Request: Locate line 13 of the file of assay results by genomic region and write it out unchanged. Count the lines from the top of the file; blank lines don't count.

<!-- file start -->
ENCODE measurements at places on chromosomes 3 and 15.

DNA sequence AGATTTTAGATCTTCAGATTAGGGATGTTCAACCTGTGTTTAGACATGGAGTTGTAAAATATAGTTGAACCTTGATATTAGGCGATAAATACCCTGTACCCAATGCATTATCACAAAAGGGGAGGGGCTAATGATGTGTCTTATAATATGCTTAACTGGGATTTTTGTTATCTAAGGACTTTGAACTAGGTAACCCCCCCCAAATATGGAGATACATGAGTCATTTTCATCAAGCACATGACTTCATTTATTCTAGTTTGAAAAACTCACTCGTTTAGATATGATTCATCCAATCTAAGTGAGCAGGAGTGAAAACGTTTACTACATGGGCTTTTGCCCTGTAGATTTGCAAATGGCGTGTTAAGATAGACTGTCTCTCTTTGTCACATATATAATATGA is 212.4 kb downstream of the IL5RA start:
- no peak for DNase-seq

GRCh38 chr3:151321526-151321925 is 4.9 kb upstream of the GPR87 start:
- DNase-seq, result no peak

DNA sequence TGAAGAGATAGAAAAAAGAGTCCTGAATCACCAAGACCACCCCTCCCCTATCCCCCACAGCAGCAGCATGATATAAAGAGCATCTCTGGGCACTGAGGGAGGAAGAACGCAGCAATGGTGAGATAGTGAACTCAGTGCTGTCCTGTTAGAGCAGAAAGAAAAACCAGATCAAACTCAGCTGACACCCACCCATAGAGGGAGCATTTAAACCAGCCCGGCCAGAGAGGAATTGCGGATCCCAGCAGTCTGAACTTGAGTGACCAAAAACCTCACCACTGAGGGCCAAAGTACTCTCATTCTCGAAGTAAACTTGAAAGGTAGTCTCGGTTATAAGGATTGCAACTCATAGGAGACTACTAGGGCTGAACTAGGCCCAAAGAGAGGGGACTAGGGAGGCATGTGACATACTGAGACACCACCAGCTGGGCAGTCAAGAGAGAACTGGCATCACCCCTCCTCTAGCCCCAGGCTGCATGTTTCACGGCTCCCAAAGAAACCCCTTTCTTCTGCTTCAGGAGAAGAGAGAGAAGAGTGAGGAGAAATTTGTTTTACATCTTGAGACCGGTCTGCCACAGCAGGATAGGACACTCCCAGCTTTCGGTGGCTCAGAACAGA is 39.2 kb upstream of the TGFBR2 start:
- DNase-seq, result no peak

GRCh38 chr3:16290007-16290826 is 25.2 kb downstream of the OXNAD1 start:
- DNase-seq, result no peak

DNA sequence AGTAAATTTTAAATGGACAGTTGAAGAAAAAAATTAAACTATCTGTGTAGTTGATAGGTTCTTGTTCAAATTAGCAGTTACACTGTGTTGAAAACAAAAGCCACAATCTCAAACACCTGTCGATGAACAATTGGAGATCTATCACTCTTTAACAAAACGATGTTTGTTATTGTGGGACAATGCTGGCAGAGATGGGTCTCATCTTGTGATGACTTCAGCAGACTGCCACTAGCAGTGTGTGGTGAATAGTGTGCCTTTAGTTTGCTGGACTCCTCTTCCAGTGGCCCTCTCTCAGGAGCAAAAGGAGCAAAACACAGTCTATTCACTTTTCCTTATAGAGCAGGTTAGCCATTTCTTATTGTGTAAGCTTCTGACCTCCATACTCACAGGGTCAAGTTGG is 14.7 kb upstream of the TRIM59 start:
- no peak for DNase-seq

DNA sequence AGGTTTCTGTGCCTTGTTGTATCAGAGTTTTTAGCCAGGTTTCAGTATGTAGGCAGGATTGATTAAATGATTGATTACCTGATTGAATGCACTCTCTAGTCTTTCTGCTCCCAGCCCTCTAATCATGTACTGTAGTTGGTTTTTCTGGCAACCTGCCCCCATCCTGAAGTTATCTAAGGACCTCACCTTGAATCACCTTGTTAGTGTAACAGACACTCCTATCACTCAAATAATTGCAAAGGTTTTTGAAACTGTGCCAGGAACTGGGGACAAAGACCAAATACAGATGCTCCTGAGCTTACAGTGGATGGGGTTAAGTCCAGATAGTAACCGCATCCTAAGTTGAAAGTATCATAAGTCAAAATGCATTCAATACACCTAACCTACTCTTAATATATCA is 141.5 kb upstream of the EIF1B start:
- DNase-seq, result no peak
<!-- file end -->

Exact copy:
- DNase-seq, result no peak